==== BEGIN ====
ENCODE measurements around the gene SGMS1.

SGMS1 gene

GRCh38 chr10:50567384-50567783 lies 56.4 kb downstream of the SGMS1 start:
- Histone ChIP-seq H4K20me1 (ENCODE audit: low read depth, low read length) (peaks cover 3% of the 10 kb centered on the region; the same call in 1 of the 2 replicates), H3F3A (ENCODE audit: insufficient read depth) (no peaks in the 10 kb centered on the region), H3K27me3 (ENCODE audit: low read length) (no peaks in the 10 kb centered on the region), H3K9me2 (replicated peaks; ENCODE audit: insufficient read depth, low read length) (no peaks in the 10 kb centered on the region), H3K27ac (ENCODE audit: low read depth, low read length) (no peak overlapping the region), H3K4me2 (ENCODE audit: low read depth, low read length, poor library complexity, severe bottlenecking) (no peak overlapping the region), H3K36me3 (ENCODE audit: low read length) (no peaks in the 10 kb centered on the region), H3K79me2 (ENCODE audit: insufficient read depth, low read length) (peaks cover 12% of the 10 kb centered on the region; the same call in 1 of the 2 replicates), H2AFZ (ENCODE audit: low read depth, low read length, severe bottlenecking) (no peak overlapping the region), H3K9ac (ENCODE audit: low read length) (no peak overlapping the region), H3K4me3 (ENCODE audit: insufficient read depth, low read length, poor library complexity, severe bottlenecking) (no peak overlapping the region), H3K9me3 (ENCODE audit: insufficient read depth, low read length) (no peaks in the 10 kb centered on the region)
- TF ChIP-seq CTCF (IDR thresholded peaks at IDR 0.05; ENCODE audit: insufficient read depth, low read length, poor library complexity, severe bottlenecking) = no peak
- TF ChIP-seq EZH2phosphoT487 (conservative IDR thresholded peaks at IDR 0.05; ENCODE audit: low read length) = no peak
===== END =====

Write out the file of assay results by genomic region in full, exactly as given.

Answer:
ENCODE measurements around the gene SGMS1.

SGMS1 gene

GRCh38 chr10:50567384-50567783 lies 56.4 kb downstream of the SGMS1 start:
- Histone ChIP-seq H4K20me1 (ENCODE audit: low read depth, low read length) (peaks cover 3% of the 10 kb centered on the region; the same call in 1 of the 2 replicates), H3F3A (ENCODE audit: insufficient read depth) (no peaks in the 10 kb centered on the region), H3K27me3 (ENCODE audit: low read length) (no peaks in the 10 kb centered on the region), H3K9me2 (replicated peaks; ENCODE audit: insufficient read depth, low read length) (no peaks in the 10 kb centered on the region), H3K27ac (ENCODE audit: low read depth, low read length) (no peak overlapping the region), H3K4me2 (ENCODE audit: low read depth, low read length, poor library complexity, severe bottlenecking) (no peak overlapping the region), H3K36me3 (ENCODE audit: low read length) (no peaks in the 10 kb centered on the region), H3K79me2 (ENCODE audit: insufficient read depth, low read length) (peaks cover 12% of the 10 kb centered on the region; the same call in 1 of the 2 replicates), H2AFZ (ENCODE audit: low read depth, low read length, severe bottlenecking) (no peak overlapping the region), H3K9ac (ENCODE audit: low read length) (no peak overlapping the region), H3K4me3 (ENCODE audit: insufficient read depth, low read length, poor library complexity, severe bottlenecking) (no peak overlapping the region), H3K9me3 (ENCODE audit: insufficient read depth, low read length) (no peaks in the 10 kb centered on the region)
- TF ChIP-seq CTCF (IDR thresholded peaks at IDR 0.05; ENCODE audit: insufficient read depth, low read length, poor library complexity, severe bottlenecking) = no peak
- TF ChIP-seq EZH2phosphoT487 (conservative IDR thresholded peaks at IDR 0.05; ENCODE audit: low read length) = no peak